5 Ways to Improve Google Ranking in SERPs With a CDN
Everybody wants to rise higher in SERPs and the difference between first and second page rankings in Google can be night and day when it comes to traffic and generating more leads for your business. Web performance plays a crucial role in your strategy to improve Google rankings in SERPs. A Content Delivery Network (CDN) can help you achieve those coveted first page rankings in five different ways; by taking advantage of the HTTPS ranking factor, decreasing your overall load times, “dwell time,” bounce rate, and speeding up the indexing of your images.
5 Ways to Improve Google Ranking in 2018
Brian Dean, an SEO expert over at Backlinko, recently published a great case study in which he and some of his well-known data partners, SEMRush, Ahrefs, and more analyzed 1 million Google search results. The purpose of the study was to show the correlation between first page rankings in SERPs and Google’s ranking factors. We are going to explore more below how a CDN can help you implement some of the insights from Brian’s findings, as well as additional ranking factors that you should also be aware of and focusing on.
1. Decrease Average Page Load Speed
Of course the first way to improve Google ranking in SERPs is to decrease your average page load speed! We have said this many times, but we can’t stress enough how important this is. Google loves fast websites. If there are similar sites with comparable DA, content length, backlinks, etc. Google is most likely going to pick the fastest one to show first in SERPs. At one point Google event went as far as testing red labels in SERPs labeled "Slow" for the websites it deemed not fast enough.
Google has been talking about using site speed in web search rankings since 2010 and that faster sites create happy visitors which then spend a longer a time on your site.
Accelerating websites is extremely important. Faster websites mean satisfied customers. PageSpeed becomes significant for rankings. - Matt Cutts
In Brian Dean’s study they used Alexa’s domain speed to analyze the median load time of 1 million domains. And to no surprise, there was a direct correlation between the average page load speed and the Google ranking in SERPs.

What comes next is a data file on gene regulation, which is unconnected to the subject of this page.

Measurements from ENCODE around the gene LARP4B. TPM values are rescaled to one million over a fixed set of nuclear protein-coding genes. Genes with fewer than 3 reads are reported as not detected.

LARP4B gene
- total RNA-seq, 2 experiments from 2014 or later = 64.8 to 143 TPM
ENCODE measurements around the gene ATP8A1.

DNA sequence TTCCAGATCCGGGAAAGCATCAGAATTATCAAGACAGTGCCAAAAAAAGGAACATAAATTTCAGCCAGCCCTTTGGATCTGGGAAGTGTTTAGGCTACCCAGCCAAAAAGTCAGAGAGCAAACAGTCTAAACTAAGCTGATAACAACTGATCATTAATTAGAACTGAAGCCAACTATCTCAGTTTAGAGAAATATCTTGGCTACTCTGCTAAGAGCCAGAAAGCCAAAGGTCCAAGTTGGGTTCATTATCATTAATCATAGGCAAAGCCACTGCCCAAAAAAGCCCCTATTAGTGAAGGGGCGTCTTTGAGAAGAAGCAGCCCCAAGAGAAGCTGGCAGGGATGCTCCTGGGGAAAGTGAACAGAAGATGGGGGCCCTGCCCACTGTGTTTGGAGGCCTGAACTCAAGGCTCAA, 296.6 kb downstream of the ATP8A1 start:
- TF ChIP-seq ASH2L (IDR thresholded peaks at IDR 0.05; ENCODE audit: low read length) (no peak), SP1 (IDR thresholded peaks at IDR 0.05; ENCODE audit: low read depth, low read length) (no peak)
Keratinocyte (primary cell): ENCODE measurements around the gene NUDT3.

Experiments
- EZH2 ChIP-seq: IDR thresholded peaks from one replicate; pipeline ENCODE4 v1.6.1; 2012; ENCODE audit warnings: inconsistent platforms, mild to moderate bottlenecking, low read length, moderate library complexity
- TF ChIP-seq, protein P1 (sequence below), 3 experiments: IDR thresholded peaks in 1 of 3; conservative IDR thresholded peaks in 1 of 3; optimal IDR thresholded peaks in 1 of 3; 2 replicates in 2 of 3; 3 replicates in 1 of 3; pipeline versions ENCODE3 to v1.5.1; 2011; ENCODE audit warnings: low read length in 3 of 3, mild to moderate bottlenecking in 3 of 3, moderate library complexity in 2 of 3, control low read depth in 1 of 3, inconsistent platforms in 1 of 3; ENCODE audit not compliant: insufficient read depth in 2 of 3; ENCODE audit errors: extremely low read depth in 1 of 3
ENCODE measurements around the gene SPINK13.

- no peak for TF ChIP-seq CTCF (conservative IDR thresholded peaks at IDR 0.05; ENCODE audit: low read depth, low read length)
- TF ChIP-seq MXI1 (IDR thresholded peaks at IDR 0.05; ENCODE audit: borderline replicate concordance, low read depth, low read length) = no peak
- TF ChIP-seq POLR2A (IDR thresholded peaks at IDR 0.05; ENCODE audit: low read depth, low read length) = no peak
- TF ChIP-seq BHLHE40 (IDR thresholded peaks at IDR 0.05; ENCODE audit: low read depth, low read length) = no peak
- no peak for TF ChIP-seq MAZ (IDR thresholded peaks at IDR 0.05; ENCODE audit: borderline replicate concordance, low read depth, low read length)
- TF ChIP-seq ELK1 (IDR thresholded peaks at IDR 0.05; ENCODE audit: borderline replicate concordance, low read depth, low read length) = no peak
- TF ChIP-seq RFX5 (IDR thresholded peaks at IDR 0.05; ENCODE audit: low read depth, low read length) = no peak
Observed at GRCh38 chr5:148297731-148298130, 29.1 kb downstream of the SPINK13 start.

Another case study performed by Moz a few years ago also showed that when it comes to TTFB there also was a clear correlation between decreasing search rank and increasing time to first byte. Sites that have a lower TTFB respond faster and have higher search result rankings than slower sites with a higher TTFB.
Again there is no way to prove any of these statistics 100% because you have no clue what else the owners of the websites are doing. It could be that those optimizing for speed and TTFB are also building backlinks, doing better at on-page SEO, etc. All we can show you is correlations, but time and time again there has been a direct correlation shown between page load times and the positioning in SERPs.
A CDN can drastically decrease your website’s latency and average page load times by serving a cached copy of your assets from a location closer to the visitor. We performed our own little case study on the difference in latency with and without a CDN. We saw an average decrease of 73% in latency simply by enabling our CDN. Also make sure to check out our post on 18 tips for website performance optimization.
2. Increase Time on Site AKA “Dwell Time”
This is one of those factors that has never been confirmed by Google but you can assume that it exists to some extent, and that is “time on site.” Bing’s previous head of Webmaster Tools, Duane Forrester, wrote a blog post and referenced a term that some SEO’s call “Dwell time.” Dwell time is basically an algorithm of bounce rate and time-on-site metrics. It measures how long it takes someone to return to SERPs after clicking on a result. Peter Meyers, a marketing scientist at Moz, recalled that at one point Google tested a feature where if you clicked a listing, and then quickly came back to SERPs, you would get an option to block it. So this would suggest there is some type of “dwell time” algorithm going on behind the scenes.
You can ensure a longer “dwell time” or time on site by making sure that every page on your website loads fast. Many people tend to have a bad habit of optimizing their homepage only, when they really should have started with their heavier content first. For example, on a WordPress blog, the posts themselves usually take longer to load than the homepage. Using a CDN will ensure that all of your web assets are delivered fast as your visitors spend time browsing your site. We recommend aiming for at least one minute or higher for your “time on site” durations. If they are lower than that you might want to put yourself in the shoes of your visitors and contemplate why that might be happening.